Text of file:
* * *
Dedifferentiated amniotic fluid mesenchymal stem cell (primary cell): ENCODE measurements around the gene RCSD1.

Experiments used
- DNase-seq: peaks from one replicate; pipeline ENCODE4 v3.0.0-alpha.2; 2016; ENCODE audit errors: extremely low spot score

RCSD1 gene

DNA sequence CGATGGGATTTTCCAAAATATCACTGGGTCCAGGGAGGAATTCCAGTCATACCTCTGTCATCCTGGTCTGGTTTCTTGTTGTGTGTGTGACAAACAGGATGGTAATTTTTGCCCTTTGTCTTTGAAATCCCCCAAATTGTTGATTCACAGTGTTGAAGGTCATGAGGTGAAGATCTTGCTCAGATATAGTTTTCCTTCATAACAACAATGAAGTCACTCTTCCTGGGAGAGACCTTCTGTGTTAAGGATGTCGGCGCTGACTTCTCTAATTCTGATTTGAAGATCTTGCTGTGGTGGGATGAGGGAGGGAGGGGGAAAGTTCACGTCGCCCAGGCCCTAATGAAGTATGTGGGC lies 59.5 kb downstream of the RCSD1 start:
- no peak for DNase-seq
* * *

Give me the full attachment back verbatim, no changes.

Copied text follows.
Dedifferentiated amniotic fluid mesenchymal stem cell (primary cell): ENCODE measurements around the gene RCSD1.

Experiments used
- DNase-seq: peaks from one replicate; pipeline ENCODE4 v3.0.0-alpha.2; 2016; ENCODE audit errors: extremely low spot score

RCSD1 gene

DNA sequence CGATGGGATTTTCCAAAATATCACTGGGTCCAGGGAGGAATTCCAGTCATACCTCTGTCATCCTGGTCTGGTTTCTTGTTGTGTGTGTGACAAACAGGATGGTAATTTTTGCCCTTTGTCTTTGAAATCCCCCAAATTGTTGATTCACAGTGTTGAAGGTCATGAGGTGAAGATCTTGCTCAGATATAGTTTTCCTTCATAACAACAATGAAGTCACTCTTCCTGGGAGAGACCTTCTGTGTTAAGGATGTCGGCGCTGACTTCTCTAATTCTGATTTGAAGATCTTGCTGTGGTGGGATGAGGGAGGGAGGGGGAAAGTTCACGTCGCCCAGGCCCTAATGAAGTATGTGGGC lies 59.5 kb downstream of the RCSD1 start:
- no peak for DNase-seq